If it was my sister, or anyone short on time or determination, they would have likely given up much sooner and left without having their valid question answered.

This is an area that can easily by improved by looking to another government-funded organisation as a guide: the ABC’s frequently updated, easily navigated guide to the vaccine rollout.

This resource works for several reasons: it’s targeted at the general population in addition to specific demographics; it communicates in layman’s terms, while still providing links to more detailed information within the text; and it links to government factsheets and other reliable sources of information.

Of course, accessible information is important, but the Federal Government must also be proactive in identifying and combating misinformation by communicating the science in a clear, easy to understand way.

One of the most common complaints about the COVID-19 vaccines is that people feel they have been “rushed” or “not tested enough” and this is compounded by a lack of urgency among Australians. Outside of Victoria, we haven’t had mass deaths on any significant scale and many people feel safe enough behind closed borders to wait until the vaccine is more established.

Of course, the idea that the vaccine was “rushed” or “untested” is false. A recent episode of the Economist Radio podcast detailed how Professor Sarah Gilbert, the co-creator of the AstraZeneca/Oxford vaccine, spent 10 years developing vaccine platforms which allow new vaccines to re-use components of previous vaccines. Professor Gilbert’s years of work have allowed the quick development of a vaccine for COVID-19 once the genetic sequence of the coronavirus was published, it only took a few weeks to use it to create the vaccine.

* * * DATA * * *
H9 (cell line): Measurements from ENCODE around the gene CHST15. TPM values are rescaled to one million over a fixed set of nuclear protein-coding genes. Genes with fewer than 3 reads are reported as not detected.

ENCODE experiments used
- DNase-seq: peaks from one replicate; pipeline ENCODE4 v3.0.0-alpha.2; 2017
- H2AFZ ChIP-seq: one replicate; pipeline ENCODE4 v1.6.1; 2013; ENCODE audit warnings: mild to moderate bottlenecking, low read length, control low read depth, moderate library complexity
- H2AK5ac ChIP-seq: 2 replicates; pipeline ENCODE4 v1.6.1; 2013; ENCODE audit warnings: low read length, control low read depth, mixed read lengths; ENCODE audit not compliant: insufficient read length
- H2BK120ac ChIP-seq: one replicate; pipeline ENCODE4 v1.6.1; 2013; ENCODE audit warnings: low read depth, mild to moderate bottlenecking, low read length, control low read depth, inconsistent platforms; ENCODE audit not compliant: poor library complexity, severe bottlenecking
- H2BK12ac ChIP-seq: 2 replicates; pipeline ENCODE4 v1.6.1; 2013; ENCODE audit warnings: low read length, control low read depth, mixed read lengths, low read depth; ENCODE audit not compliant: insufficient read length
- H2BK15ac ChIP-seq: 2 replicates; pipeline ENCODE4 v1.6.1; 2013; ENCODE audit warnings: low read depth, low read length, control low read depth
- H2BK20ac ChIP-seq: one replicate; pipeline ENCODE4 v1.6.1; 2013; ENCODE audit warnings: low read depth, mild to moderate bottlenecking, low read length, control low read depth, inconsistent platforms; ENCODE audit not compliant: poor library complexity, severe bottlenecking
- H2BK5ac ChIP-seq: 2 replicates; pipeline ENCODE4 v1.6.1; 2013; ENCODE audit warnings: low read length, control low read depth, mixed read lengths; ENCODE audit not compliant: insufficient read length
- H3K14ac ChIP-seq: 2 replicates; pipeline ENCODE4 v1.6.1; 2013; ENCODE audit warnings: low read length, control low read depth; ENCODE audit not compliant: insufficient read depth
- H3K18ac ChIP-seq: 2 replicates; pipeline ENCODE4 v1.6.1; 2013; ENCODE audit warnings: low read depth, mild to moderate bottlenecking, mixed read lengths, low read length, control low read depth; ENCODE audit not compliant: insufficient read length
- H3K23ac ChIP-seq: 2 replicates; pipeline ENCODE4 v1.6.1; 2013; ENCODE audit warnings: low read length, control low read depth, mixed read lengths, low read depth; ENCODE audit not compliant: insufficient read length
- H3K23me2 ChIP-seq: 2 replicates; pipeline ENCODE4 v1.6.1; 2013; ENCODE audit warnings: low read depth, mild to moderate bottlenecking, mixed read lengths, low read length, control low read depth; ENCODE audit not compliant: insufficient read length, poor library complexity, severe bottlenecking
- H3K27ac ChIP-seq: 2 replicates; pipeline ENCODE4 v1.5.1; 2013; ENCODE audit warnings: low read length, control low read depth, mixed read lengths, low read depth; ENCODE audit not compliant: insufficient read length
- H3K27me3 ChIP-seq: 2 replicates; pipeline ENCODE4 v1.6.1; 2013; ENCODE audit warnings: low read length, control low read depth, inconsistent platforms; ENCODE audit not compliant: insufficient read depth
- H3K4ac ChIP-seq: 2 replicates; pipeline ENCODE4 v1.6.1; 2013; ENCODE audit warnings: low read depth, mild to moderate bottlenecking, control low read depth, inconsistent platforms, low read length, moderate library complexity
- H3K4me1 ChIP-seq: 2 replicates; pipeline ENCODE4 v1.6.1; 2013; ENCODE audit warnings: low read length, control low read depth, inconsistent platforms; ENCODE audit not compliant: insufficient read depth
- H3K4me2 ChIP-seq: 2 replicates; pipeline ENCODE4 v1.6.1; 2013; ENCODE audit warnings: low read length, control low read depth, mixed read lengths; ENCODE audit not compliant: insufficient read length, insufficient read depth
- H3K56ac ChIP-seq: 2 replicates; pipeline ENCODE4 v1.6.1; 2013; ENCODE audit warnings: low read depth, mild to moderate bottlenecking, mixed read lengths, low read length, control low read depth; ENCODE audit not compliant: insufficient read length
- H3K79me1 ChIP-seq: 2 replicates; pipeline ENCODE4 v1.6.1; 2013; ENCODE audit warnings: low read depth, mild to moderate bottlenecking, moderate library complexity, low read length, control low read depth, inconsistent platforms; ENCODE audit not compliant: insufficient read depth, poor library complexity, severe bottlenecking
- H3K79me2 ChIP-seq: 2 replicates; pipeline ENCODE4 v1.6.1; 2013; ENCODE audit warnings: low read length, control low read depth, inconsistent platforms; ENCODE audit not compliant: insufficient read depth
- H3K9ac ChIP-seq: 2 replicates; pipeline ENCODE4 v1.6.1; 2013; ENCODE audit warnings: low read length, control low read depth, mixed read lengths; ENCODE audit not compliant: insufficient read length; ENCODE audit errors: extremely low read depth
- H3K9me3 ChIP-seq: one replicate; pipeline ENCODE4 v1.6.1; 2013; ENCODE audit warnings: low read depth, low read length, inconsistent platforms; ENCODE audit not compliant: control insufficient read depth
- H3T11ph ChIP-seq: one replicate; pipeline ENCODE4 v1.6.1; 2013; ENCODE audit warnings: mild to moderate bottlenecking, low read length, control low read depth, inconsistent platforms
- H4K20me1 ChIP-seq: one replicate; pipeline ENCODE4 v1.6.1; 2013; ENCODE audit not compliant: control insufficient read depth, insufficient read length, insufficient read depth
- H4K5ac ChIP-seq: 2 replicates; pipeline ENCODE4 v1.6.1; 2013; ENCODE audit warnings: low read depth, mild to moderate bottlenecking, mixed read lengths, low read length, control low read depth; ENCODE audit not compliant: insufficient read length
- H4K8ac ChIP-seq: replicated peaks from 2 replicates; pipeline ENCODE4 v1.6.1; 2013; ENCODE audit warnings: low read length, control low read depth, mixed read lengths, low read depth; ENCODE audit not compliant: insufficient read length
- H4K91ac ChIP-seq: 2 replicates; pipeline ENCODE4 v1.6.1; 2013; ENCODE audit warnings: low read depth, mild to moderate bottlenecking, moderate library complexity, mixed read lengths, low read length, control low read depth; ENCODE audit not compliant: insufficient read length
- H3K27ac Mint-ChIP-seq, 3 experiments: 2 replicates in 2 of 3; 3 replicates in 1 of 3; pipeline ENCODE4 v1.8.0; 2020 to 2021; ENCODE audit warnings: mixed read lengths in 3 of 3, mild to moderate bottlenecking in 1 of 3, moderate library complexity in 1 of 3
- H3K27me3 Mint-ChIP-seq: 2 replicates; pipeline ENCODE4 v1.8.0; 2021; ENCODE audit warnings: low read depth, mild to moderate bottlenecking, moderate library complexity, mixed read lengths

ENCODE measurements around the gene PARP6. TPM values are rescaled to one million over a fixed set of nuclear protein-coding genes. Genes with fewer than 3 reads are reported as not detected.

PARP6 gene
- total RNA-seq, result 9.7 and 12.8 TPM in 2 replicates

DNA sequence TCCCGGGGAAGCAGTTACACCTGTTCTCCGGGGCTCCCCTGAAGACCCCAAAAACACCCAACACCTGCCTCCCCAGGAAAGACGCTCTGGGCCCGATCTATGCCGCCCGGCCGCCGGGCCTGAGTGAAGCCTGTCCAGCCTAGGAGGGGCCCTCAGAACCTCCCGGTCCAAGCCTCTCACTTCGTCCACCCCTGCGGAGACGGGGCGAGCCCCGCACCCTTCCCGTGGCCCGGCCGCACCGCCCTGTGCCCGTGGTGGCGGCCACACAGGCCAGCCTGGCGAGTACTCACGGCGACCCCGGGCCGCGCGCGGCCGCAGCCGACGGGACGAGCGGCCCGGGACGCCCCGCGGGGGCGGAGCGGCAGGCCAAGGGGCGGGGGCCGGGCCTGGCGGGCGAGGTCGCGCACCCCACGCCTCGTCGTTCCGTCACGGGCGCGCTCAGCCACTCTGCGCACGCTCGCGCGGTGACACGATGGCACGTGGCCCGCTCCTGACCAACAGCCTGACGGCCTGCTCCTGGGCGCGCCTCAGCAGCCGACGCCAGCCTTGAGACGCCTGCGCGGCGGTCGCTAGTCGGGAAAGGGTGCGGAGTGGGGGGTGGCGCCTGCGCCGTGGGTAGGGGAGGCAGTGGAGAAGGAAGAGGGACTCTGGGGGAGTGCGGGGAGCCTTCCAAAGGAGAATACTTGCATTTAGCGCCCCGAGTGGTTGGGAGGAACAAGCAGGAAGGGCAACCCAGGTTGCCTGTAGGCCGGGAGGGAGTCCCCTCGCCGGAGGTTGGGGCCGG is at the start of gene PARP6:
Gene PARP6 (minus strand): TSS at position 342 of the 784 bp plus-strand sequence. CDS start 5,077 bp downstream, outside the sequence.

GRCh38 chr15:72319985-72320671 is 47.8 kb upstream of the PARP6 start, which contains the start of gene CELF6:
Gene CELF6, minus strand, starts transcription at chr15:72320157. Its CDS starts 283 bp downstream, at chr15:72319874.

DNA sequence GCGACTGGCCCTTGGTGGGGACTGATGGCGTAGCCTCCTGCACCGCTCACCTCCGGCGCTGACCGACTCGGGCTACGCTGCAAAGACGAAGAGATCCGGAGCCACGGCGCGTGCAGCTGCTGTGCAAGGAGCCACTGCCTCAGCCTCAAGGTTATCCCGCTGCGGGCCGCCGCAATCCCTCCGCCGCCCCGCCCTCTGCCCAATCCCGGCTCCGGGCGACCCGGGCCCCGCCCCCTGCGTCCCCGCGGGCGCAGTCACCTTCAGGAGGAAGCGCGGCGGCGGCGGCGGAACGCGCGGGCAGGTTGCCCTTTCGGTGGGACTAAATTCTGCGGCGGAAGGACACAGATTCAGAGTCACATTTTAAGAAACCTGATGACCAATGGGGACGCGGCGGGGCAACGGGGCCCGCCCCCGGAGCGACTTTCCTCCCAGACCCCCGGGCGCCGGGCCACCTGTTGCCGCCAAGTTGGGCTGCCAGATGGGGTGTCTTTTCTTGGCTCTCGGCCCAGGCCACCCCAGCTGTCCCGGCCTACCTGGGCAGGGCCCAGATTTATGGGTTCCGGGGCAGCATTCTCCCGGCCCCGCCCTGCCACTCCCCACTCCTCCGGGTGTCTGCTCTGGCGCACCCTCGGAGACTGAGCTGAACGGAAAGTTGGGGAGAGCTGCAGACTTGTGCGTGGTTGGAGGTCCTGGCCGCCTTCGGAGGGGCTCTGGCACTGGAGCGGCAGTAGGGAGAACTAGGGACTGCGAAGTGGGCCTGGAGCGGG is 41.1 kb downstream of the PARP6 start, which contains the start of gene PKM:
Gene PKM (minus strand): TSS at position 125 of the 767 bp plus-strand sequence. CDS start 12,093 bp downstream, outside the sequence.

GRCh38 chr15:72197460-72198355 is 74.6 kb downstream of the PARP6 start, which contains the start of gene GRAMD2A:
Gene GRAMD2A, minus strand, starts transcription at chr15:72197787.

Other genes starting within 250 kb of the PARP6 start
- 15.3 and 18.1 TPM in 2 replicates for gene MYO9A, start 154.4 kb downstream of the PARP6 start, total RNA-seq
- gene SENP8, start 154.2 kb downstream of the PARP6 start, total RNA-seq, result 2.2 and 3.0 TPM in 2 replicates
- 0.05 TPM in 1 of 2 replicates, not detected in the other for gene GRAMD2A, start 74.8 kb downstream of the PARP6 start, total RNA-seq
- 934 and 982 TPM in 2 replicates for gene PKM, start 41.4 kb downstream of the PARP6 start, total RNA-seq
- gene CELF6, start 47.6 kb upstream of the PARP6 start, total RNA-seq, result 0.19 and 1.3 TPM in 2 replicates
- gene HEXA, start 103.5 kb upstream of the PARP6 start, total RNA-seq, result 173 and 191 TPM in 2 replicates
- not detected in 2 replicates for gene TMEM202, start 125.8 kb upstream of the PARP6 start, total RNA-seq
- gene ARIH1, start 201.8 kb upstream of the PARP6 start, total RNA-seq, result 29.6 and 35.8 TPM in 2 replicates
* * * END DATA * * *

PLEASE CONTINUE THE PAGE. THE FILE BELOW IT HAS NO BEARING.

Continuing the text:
As far as why the approvals were achieved so quickly, there’s a fairly simple explanation. Instead of waiting until all stages of clinical trials were completed to provide data to regulatory bodies, the developers of vaccines were sharing data with regulators as it came in. This meant that when the final trials were completed, much of the approvals process had already been carried out.

If more people knew and understood this information, the feeling that the vaccines were rushed would be reduced.

This is just one example of misinformation, and one solution, but there are other falsehoods in circulation and the Federal Government must be proactive in combating it.

Ultimately, Australia might be a victim of its own success in containing the virus. More than 200 million vaccines have been deployed across the world, but few countries have been as effective as Australia in using border control to contain the virus. The lack of community spread of COVID-19 means that some people view the vaccine as a luxury, not a necessity.

For Australia to open up to the world again, widespread vaccinations are critical, and effective communications will be a cornerstone of this effort.